June 4, 2014
Head of NY agency for the disabled resigns
ALBANY, N.Y. (AP) — The head of the state agency responsible for care and services for 126,000 disabled New Yorkers has resigned.
Laurie Kelley, former executive director of Ulster-Greene ARC, was named acting commissioner of the Office for People with Developmental Disabilities by Gov. Andrew Cuomo last July.
A statement from the state agency doesn't say why she's leaving, only that the agency continues its commitment to supporting the disabled and wishes Kelley well.
The agency says executive deputy commissioner Kerry Delaney will serve as acting commissioner.
Kelley got the post when Commissioner Courtney Burke was named the Cuomo administration's deputy secretary for health.
The agency has faced criticism and lawsuits over treatment of some clients in residential care.
It reported more than 60,000 abuse allegations and 23,000 serious reportable incidents from 2008 to 2012.
Senate panel OKs bills to eliminate some top posts
HARRISBURG, Pa. (AP) — Pennsylvania state senators are signaling support for amending the constitution to eliminate some top state government offices, including lieutenant governor and two Supreme Court justices.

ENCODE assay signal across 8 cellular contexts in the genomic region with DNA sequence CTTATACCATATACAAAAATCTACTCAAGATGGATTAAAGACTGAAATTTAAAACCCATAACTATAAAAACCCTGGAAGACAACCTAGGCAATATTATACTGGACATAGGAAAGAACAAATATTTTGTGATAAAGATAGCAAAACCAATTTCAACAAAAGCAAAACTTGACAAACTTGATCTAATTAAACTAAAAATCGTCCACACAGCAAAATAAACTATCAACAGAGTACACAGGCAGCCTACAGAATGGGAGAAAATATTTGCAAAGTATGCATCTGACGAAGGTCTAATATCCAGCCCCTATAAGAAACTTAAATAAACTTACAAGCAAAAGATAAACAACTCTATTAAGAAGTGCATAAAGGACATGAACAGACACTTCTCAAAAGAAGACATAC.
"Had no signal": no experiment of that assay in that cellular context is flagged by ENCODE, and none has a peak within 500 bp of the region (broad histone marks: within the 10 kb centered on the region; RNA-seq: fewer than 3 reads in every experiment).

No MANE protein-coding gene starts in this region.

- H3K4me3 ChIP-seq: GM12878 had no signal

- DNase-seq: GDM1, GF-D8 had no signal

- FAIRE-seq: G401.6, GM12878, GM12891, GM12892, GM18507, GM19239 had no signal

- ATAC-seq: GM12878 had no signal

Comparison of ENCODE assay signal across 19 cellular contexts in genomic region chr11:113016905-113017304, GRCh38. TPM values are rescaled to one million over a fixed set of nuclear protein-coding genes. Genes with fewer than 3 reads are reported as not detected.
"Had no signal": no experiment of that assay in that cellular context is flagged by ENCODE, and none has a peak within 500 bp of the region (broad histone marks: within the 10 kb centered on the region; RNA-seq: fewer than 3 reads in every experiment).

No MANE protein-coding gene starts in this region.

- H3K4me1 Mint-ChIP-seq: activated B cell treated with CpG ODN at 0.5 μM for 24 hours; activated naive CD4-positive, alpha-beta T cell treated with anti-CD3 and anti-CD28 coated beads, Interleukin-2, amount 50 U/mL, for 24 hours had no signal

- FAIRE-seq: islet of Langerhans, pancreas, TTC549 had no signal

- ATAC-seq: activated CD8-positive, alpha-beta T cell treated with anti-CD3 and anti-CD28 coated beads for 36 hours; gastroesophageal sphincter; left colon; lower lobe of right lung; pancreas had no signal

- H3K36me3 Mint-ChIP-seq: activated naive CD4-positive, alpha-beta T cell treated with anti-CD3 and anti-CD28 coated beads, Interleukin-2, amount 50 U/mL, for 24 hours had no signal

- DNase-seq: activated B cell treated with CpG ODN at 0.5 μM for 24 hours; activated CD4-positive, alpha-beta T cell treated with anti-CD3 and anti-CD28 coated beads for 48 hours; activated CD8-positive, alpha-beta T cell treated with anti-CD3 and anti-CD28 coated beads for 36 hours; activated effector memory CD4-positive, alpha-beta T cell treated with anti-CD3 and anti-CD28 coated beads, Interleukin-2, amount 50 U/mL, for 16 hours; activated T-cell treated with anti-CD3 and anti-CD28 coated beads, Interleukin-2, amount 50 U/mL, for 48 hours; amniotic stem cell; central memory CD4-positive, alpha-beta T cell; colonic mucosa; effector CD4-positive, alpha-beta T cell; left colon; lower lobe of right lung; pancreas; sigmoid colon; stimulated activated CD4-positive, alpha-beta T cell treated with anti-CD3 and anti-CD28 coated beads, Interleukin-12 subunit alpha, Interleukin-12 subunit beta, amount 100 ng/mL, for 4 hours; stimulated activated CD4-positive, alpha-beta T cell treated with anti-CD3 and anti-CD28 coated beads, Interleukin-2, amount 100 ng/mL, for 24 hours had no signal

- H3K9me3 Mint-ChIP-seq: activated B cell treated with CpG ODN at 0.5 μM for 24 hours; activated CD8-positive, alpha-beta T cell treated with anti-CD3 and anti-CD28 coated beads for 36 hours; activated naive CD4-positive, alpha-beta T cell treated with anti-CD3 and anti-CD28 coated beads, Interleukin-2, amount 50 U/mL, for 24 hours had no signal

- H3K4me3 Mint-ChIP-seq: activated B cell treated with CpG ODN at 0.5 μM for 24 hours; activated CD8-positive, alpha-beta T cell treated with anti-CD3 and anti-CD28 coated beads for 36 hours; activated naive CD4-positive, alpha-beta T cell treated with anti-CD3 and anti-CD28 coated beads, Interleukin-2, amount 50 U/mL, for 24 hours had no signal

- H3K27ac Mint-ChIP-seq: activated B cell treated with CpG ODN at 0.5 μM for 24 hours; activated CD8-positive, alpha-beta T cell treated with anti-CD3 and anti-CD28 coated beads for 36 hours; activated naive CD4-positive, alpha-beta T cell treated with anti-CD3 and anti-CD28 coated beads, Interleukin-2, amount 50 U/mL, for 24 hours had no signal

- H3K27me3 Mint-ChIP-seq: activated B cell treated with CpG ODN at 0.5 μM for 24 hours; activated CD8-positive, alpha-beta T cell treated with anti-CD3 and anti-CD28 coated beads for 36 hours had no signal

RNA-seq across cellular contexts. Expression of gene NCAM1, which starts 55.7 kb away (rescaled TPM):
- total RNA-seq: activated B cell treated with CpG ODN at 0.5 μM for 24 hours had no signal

Two bills that passed the Senate State Government Committee on Tuesday would affect all three branches of government.
Under them, the House would shrink from 203 to 153 seats while the Senate would shrink from 50 to 45 seats. Eliminating the post of lieutenant governor would put the Senate president pro tempore in line to temporarily succeed a governor who dies or otherwise vacates the post.
Eliminating two of the state's seven Supreme Court justices would leave five in place. Each proposal faces a multi-year path in the Legislature before going to voters in a statewide referendum no sooner than 2015.
GMO label bill passes another hurdle in New York
ALBANY, N.Y. (AP) — A proposal to require labels on food products containing ingredients from genetically modified crops is inching closer to a vote in the New York Legislature.
The labeling legislation was endorsed Tuesday by the state Assembly's Committee on Codes, a key panel that often signs off on bills before they proceed to a vote of the full House.
Proponents say labels would inform consumers. Many agricultural and food companies disagree, noting that there's no evidence to suggest genetically engineered food is harmful.
The bill would apply to genetically modified fruits and vegetables and products containing ingredients like oil or sugar that are derived from genetically engineered crops.
Vermont has already adopted a labeling law. Maine and Connecticut have too, but their requirements won't take effect until other states follow suit.
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